When we think about drones, what is the first thought that comes to our minds? Weapon, danger, and killing! Scientists at Stony Brook University plan to reverse these thoughts and associate these Unmanned Aerial Vehicles (UAVs) with saving lives instead of the common notion of ending lives.
The team is working with Vayu, the drone manufacturer, to develop medical equipment that can reach the rural areas of Madagascar. They will then use the UAVs to transport the cutting-edge medical tools to the most remote areas. Dr. Peter Small, the Director of Stony Brook’s Global Health Institute, said:
“A billion people in the world do not have access to reliable roads. For them, getting sick requires running a gauntlet in order to get healthcare. That’s very common in Madagascar, where 70 percent of people live in very rural settings, and a significant number live in truly remote settings. These are places that are only accessible on foot; you can’t even get a bicycle there. The idea [of our work] is that by using drones we can not just fly out to villages, but collect diagnostic specimens and deliver care. It’s really revolutionary.”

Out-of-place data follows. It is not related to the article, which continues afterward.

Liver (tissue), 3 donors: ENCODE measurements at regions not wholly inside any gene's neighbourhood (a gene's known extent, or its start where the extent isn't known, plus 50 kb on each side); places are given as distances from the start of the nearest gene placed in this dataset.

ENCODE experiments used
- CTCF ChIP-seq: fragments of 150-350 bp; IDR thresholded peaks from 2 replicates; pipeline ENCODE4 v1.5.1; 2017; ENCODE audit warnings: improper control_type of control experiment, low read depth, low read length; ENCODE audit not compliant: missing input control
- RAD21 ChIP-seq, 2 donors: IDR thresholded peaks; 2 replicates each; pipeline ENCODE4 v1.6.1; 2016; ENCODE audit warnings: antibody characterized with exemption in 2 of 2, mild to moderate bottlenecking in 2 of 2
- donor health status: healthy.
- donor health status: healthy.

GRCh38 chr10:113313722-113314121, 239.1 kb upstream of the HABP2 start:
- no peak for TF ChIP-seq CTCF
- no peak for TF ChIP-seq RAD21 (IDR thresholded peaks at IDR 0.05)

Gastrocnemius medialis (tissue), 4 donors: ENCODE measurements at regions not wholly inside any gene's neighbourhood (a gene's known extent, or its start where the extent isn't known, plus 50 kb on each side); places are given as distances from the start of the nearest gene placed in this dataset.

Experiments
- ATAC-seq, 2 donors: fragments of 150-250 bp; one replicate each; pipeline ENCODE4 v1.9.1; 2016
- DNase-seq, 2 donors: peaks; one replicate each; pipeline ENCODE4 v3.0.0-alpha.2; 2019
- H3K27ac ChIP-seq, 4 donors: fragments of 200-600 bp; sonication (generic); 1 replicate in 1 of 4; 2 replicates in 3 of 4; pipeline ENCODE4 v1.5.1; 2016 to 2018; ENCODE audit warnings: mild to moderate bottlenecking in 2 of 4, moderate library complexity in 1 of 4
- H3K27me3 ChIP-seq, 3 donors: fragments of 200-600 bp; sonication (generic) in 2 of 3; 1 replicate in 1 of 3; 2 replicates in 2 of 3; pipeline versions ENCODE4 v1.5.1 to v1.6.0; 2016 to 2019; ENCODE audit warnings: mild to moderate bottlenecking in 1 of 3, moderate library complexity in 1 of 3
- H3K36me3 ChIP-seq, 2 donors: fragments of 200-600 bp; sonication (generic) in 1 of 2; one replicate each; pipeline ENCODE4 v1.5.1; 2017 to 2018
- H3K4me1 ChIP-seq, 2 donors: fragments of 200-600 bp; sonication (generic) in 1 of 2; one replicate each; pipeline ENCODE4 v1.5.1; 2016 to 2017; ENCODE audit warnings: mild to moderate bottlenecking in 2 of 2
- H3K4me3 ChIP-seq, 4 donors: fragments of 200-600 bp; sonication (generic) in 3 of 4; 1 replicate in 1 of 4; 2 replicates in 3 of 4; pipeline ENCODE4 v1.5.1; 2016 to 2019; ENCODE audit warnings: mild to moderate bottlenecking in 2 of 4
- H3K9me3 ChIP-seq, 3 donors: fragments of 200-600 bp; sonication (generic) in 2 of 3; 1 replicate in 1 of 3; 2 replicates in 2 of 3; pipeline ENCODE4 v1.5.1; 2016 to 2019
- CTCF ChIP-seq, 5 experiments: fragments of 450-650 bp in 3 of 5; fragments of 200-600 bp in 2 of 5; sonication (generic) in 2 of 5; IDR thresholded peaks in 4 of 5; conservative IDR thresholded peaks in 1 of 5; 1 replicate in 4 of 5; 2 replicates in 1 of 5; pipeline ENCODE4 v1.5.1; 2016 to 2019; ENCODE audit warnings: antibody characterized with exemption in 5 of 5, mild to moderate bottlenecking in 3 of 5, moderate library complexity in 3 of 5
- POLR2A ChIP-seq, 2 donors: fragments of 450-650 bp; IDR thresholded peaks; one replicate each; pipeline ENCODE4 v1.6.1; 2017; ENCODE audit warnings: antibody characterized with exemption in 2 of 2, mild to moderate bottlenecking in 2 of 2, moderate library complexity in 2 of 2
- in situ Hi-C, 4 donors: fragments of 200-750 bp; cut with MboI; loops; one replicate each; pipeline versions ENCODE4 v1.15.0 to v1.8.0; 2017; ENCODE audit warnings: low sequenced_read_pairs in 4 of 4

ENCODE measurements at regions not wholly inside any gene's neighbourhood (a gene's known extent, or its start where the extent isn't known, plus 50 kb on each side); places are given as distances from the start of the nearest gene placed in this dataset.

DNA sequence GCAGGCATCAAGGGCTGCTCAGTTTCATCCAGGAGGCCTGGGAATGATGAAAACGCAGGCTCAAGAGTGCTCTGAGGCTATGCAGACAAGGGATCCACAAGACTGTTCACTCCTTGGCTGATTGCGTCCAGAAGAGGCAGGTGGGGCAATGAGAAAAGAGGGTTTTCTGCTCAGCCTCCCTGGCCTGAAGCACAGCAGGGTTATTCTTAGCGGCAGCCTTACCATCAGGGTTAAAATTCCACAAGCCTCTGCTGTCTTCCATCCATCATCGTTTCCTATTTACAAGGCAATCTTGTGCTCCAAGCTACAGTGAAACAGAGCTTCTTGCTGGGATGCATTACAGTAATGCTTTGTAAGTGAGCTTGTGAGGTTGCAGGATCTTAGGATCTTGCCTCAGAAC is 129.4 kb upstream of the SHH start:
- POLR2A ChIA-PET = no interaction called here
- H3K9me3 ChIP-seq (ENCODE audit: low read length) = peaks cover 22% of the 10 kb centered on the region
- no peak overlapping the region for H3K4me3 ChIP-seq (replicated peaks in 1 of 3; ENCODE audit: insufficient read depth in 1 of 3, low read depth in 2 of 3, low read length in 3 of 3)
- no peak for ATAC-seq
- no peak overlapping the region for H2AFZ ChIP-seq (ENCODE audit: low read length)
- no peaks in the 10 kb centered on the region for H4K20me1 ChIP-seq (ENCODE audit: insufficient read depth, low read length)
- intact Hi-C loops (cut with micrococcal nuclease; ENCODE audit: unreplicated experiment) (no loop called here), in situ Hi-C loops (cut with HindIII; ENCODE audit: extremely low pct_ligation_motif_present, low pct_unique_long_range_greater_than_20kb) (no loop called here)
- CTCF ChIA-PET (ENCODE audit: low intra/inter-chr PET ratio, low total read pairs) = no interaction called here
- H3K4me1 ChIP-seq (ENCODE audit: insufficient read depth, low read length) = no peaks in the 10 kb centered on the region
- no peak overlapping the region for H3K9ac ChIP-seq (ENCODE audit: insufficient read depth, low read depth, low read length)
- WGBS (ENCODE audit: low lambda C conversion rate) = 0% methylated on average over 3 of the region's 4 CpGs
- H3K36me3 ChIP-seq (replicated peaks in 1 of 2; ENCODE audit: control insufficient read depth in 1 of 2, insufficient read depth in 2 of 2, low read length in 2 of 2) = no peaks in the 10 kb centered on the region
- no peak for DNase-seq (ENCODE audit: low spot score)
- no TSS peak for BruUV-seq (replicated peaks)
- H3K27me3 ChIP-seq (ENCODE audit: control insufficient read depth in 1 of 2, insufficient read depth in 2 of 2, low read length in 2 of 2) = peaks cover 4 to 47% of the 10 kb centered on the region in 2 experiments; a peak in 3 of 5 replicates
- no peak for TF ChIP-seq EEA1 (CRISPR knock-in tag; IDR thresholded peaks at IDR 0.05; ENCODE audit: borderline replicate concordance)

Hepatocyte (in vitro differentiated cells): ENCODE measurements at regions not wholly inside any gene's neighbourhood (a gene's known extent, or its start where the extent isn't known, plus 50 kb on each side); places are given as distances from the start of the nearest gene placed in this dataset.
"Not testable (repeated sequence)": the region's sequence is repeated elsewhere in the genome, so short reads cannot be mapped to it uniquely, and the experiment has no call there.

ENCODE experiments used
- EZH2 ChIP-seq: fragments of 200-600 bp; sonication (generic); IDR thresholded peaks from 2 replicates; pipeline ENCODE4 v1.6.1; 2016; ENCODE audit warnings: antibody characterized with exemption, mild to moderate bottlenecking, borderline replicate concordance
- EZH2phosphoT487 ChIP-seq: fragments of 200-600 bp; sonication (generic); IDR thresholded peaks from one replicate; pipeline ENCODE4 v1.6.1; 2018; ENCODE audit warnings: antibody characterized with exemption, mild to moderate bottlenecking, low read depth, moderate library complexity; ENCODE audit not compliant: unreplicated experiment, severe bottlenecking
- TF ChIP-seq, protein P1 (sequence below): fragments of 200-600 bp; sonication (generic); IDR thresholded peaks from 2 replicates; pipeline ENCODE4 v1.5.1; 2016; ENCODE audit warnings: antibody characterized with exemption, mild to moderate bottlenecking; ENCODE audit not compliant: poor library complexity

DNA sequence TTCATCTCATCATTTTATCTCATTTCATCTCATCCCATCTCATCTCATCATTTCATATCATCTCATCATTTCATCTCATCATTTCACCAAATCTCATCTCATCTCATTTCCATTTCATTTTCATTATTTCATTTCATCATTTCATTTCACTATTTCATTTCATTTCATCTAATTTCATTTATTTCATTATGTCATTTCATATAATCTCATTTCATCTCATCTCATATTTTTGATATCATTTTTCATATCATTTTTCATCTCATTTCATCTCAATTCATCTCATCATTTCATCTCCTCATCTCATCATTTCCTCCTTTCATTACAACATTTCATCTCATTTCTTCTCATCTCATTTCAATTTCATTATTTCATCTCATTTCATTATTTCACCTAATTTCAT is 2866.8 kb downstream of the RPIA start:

This project is backed by the government of Madagascar and the USAID. Just recently, Stony Brook’s Global Health Institute has accomplished the world’s first ever series of drone flights that provided healthcare. The drones were autonomous with a long-range control. They collected blood and stool samples from rural villages and returned to Stony Brook University for testing of the samples.
These health drones take-off and land like mini-copters and cover long distances. The next step would be to expand this healthcare technology far and wide to reach some of the world’s most remote and extremely poor communities.
“The cool thing about this is the bigger picture: how we can use drone technology to forward-deploy healthcare,” said Dr. Small. “What I’m envisioning is a system in which a health worker has a patient with an undiagnosed cough, and can then use an emergency beacon to call in a drone. That drone could then fly back a sputum sample to the lab and, if it tests positive for [tuberculosis] the drone flies back the next day with the medication it needs.”
Did we mention how exciting this program is? Think of how many lives these healthcare drones could save in the future incidents! This is revolutionary because it will help the poor and remote community in our global society. Let us know what do you think about this amazing cause!